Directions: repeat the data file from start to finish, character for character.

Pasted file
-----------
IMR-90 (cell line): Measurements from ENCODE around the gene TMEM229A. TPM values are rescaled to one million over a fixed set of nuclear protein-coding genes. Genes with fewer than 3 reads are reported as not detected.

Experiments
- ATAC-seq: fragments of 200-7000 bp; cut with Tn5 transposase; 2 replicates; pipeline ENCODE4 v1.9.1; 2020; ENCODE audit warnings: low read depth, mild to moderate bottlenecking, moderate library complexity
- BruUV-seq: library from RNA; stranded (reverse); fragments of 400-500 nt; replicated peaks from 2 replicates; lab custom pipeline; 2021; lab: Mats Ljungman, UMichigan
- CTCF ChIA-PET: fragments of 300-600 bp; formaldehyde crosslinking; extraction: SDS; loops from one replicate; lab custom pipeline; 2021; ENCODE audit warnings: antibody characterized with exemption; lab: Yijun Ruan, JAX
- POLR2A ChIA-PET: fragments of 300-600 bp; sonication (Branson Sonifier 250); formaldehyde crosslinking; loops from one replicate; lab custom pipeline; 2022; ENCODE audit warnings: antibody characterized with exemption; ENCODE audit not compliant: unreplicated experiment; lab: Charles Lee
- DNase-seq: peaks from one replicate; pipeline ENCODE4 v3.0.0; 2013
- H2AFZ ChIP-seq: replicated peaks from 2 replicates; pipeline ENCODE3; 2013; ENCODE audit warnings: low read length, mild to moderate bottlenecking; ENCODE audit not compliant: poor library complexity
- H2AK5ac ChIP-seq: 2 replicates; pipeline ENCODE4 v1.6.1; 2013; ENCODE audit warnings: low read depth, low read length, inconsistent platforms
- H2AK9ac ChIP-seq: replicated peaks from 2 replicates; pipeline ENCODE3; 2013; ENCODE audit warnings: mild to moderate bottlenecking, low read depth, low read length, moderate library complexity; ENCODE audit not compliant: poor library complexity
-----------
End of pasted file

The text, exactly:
IMR-90 (cell line): Measurements from ENCODE around the gene TMEM229A. TPM values are rescaled to one million over a fixed set of nuclear protein-coding genes. Genes with fewer than 3 reads are reported as not detected.

Experiments
- ATAC-seq: fragments of 200-7000 bp; cut with Tn5 transposase; 2 replicates; pipeline ENCODE4 v1.9.1; 2020; ENCODE audit warnings: low read depth, mild to moderate bottlenecking, moderate library complexity
- BruUV-seq: library from RNA; stranded (reverse); fragments of 400-500 nt; replicated peaks from 2 replicates; lab custom pipeline; 2021; lab: Mats Ljungman, UMichigan
- CTCF ChIA-PET: fragments of 300-600 bp; formaldehyde crosslinking; extraction: SDS; loops from one replicate; lab custom pipeline; 2021; ENCODE audit warnings: antibody characterized with exemption; lab: Yijun Ruan, JAX
- POLR2A ChIA-PET: fragments of 300-600 bp; sonication (Branson Sonifier 250); formaldehyde crosslinking; loops from one replicate; lab custom pipeline; 2022; ENCODE audit warnings: antibody characterized with exemption; ENCODE audit not compliant: unreplicated experiment; lab: Charles Lee
- DNase-seq: peaks from one replicate; pipeline ENCODE4 v3.0.0; 2013
- H2AFZ ChIP-seq: replicated peaks from 2 replicates; pipeline ENCODE3; 2013; ENCODE audit warnings: low read length, mild to moderate bottlenecking; ENCODE audit not compliant: poor library complexity
- H2AK5ac ChIP-seq: 2 replicates; pipeline ENCODE4 v1.6.1; 2013; ENCODE audit warnings: low read depth, low read length, inconsistent platforms
- H2AK9ac ChIP-seq: replicated peaks from 2 replicates; pipeline ENCODE3; 2013; ENCODE audit warnings: mild to moderate bottlenecking, low read depth, low read length, moderate library complexity; ENCODE audit not compliant: poor library complexity